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Beside his native Thames our poet long
Hath hung his silent harp, and nush'd his song.
Kind Commerce whisper d, sec my blissful state,
And to no smiles but mine resign thy fate;
Beneath the pregnant branches rest awhile,
Which by my culture spread this favour'd isle;
On that fair tree the fruits of every coast,
All which the Ganges and the Volga boast,
All which the sun's luxuriant beam supplies,
Or slowly ripens under frozen skies,
In mix'd variety of growth arise.
The copious leaves beneficence diffuse,
Which on affliction drops restoring dews,
And birds of hope among the loaded sprays,
Tune with enchantment their alluring lays,
To cheer dependence and th' inactive raise.
Rest here, stic cried, and smiling Time again
May string the lyre, and I approve the strain.
At length his muse from exile be recalls,
Urged by his patrons in Augusta's walls.
Those generous traders, who alike sustain

Their nation's glory on th' obedient main,
And bounteous raise Affliction's drooping train;
They, who benignant to his toils afford
Their sheltering favour, have his muse restored.
They in her future fame will justly share,
But her disgrace herself must singly bear;
Calm hours of learned leisure they have giv'n,
And could no more, for genius is from heav'n.
To open now her long-hid roll she tries,
Where varied forms of pictured passions rise.
Revenge and pride their furies first unfold,
By artless virtue fatally controul'd.
Scenes, wrought with gentler pencil, then suc-
Where love persuades a faithful wife to bleed;
Where, joined to public cares, domestic woe
Is seen from manly fortitude to flow.
But if her colours mock the candid eye
By spurious tincts, unmixt with nature's dye,'
Ye friendly hands, restrain your fruitless aid.
And with just censure let her labours fade.


MEN. DUMNOR1X, chief of the Trinobantians. ISES \ Officers under Dumnoris.

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BoASICEA, Queen of the Iceniaru, Venusia, Wife of Dumnorix.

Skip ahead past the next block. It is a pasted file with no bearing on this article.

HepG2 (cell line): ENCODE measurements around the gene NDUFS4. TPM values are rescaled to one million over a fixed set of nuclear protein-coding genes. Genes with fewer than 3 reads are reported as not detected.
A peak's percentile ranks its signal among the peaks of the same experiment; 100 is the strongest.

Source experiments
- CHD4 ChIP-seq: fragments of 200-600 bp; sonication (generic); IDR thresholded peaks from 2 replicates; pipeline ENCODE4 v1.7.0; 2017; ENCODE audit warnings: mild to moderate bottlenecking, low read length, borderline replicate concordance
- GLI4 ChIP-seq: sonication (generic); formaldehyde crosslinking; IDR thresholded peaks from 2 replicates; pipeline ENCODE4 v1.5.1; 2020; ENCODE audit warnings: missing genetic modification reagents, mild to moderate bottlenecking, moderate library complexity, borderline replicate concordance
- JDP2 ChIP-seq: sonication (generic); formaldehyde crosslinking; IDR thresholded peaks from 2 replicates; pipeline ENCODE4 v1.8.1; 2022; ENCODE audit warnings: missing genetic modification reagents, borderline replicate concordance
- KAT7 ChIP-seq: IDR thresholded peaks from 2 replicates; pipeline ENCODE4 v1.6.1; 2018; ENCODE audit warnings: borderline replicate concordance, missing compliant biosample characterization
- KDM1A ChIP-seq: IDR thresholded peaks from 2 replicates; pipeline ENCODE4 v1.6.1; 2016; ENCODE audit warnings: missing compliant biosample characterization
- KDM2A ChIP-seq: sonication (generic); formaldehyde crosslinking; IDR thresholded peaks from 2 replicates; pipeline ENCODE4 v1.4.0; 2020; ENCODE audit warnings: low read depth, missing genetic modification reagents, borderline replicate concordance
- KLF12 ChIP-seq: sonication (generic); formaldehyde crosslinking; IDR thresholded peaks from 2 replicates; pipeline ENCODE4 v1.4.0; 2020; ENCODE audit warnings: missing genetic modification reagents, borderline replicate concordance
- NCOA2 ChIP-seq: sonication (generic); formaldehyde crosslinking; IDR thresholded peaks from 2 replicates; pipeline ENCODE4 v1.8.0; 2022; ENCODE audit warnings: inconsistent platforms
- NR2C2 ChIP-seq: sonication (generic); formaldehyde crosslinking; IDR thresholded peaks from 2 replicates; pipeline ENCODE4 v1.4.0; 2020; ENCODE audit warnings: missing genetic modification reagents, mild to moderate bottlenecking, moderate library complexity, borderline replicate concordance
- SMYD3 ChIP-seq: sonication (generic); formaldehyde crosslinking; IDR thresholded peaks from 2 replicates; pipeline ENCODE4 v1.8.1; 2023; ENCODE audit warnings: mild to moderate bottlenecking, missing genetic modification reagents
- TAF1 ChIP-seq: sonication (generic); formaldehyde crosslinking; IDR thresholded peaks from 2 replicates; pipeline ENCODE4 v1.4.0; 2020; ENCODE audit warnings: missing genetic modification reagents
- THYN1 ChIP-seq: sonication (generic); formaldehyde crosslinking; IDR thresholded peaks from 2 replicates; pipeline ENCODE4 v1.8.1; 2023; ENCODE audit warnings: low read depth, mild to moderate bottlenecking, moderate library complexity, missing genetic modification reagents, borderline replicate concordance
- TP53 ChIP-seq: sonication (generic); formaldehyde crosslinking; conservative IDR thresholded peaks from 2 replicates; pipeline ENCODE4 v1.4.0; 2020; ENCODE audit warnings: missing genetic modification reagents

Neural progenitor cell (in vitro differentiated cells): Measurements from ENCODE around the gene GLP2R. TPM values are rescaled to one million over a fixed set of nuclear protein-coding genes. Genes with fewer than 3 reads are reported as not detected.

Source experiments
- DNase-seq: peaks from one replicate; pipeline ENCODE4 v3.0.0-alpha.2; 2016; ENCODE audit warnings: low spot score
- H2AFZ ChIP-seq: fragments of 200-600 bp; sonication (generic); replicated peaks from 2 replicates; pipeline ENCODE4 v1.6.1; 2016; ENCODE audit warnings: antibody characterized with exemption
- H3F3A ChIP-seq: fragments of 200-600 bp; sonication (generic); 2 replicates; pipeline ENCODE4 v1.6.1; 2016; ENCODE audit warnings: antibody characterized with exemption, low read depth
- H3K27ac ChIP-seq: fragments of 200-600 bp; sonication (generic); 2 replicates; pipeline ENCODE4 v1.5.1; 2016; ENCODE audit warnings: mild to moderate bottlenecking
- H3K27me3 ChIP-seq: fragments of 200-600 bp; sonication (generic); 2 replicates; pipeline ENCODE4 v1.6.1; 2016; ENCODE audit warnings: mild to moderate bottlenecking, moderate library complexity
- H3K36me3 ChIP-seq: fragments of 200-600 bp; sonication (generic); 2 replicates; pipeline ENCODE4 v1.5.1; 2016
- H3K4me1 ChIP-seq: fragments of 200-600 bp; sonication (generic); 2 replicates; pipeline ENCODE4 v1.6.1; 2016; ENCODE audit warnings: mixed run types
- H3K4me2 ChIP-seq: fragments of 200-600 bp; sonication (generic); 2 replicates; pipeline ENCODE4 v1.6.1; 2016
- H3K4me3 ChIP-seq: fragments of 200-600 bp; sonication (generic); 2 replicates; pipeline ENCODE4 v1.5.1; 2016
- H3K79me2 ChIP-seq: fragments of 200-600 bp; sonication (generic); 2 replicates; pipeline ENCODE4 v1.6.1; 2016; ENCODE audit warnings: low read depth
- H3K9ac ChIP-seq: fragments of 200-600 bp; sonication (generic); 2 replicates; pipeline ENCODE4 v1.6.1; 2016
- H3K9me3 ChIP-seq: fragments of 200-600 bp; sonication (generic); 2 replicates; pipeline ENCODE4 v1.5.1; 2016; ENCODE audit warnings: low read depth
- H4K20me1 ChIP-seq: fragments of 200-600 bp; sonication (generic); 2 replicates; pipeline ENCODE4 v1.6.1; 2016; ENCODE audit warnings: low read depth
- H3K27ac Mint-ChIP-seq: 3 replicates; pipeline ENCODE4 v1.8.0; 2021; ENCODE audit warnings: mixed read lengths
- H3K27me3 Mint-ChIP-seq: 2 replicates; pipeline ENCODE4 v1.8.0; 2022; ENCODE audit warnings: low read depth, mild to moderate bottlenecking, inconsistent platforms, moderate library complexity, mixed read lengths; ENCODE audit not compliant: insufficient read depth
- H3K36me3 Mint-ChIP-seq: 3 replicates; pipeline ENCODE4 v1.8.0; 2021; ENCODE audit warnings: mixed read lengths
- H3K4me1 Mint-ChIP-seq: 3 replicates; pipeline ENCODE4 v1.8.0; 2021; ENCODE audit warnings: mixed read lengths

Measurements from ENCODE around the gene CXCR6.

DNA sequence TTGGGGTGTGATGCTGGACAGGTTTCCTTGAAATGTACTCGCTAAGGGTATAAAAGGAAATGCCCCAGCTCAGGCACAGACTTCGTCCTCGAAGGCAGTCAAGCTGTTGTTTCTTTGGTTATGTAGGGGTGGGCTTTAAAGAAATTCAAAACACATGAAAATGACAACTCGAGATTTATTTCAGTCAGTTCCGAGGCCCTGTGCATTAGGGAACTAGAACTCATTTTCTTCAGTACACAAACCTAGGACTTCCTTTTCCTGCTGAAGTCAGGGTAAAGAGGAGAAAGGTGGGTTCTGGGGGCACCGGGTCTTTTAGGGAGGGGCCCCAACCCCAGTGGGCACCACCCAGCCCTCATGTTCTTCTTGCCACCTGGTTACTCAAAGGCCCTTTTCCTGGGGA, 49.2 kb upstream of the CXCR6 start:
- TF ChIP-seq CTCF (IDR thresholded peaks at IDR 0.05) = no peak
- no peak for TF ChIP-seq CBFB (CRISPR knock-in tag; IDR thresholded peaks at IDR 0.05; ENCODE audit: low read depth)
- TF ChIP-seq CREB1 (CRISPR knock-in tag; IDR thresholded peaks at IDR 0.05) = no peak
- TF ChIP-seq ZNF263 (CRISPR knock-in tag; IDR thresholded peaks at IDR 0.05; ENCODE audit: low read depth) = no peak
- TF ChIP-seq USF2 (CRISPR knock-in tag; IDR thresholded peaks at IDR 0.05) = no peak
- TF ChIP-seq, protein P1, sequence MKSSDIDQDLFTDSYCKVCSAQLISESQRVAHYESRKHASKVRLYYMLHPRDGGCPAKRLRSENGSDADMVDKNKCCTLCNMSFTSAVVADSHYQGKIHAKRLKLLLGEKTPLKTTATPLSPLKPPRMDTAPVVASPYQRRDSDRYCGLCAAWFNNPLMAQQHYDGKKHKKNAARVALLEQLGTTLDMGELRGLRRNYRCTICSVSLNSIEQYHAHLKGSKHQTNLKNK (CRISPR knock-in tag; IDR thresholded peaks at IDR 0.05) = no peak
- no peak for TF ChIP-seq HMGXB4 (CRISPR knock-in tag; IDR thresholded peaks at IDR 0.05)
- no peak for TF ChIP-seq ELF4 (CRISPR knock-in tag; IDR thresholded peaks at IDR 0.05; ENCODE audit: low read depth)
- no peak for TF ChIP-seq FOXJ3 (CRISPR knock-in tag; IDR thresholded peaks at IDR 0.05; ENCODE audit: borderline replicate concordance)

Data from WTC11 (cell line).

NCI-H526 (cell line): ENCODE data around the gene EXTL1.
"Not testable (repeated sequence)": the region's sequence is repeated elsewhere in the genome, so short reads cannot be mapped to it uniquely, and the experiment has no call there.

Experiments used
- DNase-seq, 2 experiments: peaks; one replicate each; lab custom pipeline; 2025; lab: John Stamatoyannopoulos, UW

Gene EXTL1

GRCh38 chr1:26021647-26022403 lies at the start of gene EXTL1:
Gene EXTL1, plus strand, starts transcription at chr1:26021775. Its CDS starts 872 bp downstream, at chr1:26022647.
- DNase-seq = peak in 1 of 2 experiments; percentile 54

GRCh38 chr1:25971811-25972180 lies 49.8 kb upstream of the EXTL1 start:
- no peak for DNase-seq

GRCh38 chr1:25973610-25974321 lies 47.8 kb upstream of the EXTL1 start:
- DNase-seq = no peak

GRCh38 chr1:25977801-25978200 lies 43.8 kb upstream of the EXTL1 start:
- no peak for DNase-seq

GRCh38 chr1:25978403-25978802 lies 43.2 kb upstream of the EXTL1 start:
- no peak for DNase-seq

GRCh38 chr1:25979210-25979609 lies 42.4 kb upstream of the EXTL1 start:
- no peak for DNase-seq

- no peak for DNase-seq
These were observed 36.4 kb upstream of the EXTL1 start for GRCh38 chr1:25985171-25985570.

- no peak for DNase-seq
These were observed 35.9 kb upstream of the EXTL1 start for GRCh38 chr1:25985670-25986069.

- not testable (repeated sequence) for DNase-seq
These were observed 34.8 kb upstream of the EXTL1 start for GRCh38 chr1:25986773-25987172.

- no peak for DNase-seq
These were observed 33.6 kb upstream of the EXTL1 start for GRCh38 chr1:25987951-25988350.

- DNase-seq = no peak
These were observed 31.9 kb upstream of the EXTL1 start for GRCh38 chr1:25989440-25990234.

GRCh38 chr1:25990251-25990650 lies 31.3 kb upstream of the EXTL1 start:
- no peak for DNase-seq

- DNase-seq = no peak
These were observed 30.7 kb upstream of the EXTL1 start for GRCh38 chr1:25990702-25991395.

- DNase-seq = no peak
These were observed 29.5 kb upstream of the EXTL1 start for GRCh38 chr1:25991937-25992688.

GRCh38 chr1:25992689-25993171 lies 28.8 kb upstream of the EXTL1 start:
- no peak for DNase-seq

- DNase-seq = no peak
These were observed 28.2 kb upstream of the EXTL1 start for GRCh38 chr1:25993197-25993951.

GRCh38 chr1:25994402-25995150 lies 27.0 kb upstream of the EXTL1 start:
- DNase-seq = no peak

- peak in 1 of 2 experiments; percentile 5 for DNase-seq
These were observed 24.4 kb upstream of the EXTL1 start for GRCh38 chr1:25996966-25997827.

Roman Ambassador, Icenians, and Trinobantians. Scene.The British Camp before the Tent of Dumnorix.



Enter BoADrcZA, DorvoRJX, Ictnuim, Triaobantmnt, and Raman jtmta-uattor.

Rom. Am. Scrrosius, leader of the Roman arras. With gentlest greetings to the Icenian queen. And Dumnonx, the Tnnobarrtian chief, Sends health, and protien friendship. Let the

wrongs, The mutual wrongs sustained by Rome and Britain

Am4. May stern Andate, war's victorious goddes*, .

Again resign me to your impious rage,
If e'er I biot my sufferings from remembrance;
11 e'er relenting mercy cool my vengeance,
Till I have driien you to your utmost shores.
And cast your legions on the crimsoned beach!
Your to-tly dwellings shall be sunk in ashes:
Your fields be ravaged; your aspiring bulwarks
O'ertumed, and levelled to the meanest shrub;
Your gaping matrons, and your children's blood,
With mingled streams, shalldye the British sword;
Your captive warriors, victims at our altar;,
Shall crowd each temple's spacious round with

Elie may each power, to whom the Druids bend,
Annid my hopes of conquest and revenge!
Dum. [To the Ambuuadnr.) You come to of-
fer terms. Stand forth and answer.
Did not Prasutagus, her dying lord,
On your insatiate emperor bestow
Half of his rich possessions, vainly deeming
The rest might pass unpillaged to his children?
What did ye then, ye savage sons of rapine?
Yon seised the whole inheritance by force;
Laid waste our cities; with the servile scourge
Disgraced a royal matron; you deflowered
Her spotless daughters, stole our noblest youth,
To serve your pride and luxury in Rome;
Our priests you butchered, and our hoary elders;
Profaned our altars, our religious groves,
And the base image of your Csesar thrust
Among the gods of Britain; and, by Heaven!
Do you repair to these victorious tentl
With proffered peace and friendship?

Rom. Am. Yes, to treat,
As faith, benevolence, and justice dictate.

Dum. How shall we treat with those, whose
impious hands